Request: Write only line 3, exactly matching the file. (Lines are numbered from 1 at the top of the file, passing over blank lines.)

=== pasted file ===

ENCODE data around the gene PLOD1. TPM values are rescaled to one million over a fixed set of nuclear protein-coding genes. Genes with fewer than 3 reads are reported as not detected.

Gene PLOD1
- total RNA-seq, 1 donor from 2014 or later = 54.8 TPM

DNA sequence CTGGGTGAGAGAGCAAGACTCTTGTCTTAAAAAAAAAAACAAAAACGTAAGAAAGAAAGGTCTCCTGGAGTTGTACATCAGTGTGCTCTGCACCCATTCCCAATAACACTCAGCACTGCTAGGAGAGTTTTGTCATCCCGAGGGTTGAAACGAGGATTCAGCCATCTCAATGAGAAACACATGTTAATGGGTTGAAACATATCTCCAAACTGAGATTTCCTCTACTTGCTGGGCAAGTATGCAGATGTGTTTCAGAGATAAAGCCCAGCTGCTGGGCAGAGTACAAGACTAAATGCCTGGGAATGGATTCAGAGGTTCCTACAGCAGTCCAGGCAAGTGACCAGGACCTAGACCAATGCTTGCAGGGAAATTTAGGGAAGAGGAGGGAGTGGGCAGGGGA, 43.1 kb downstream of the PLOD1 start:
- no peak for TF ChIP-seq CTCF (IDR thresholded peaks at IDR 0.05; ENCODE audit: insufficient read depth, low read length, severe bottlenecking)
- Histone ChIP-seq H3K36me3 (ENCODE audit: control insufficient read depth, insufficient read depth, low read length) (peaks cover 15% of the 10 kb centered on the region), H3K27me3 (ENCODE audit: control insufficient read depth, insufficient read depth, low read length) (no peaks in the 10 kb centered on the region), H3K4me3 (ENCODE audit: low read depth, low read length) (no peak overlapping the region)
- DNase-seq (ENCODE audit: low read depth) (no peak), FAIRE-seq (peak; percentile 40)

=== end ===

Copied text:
- total RNA-seq, 1 donor from 2014 or later = 54.8 TPM